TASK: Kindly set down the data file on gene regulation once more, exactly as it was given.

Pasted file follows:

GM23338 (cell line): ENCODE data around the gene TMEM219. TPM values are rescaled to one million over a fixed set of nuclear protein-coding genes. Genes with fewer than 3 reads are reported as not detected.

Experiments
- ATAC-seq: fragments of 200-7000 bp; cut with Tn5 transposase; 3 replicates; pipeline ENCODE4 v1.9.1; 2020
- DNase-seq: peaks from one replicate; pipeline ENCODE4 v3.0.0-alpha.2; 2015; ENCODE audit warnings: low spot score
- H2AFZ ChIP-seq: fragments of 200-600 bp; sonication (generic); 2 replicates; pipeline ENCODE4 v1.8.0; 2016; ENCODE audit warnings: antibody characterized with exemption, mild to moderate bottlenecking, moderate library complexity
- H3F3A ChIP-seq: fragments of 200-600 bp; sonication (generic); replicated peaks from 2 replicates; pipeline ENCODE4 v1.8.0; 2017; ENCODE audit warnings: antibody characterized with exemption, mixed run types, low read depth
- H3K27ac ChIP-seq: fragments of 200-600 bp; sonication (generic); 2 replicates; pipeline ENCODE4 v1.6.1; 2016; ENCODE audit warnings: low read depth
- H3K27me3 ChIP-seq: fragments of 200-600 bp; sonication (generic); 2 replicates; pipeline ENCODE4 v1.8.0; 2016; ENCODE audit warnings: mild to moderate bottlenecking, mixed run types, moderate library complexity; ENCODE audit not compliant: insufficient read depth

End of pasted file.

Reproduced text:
GM23338 (cell line): ENCODE data around the gene TMEM219. TPM values are rescaled to one million over a fixed set of nuclear protein-coding genes. Genes with fewer than 3 reads are reported as not detected.

Experiments
- ATAC-seq: fragments of 200-7000 bp; cut with Tn5 transposase; 3 replicates; pipeline ENCODE4 v1.9.1; 2020
- DNase-seq: peaks from one replicate; pipeline ENCODE4 v3.0.0-alpha.2; 2015; ENCODE audit warnings: low spot score
- H2AFZ ChIP-seq: fragments of 200-600 bp; sonication (generic); 2 replicates; pipeline ENCODE4 v1.8.0; 2016; ENCODE audit warnings: antibody characterized with exemption, mild to moderate bottlenecking, moderate library complexity
- H3F3A ChIP-seq: fragments of 200-600 bp; sonication (generic); replicated peaks from 2 replicates; pipeline ENCODE4 v1.8.0; 2017; ENCODE audit warnings: antibody characterized with exemption, mixed run types, low read depth
- H3K27ac ChIP-seq: fragments of 200-600 bp; sonication (generic); 2 replicates; pipeline ENCODE4 v1.6.1; 2016; ENCODE audit warnings: low read depth
- H3K27me3 ChIP-seq: fragments of 200-600 bp; sonication (generic); 2 replicates; pipeline ENCODE4 v1.8.0; 2016; ENCODE audit warnings: mild to moderate bottlenecking, mixed run types, moderate library complexity; ENCODE audit not compliant: insufficient read depth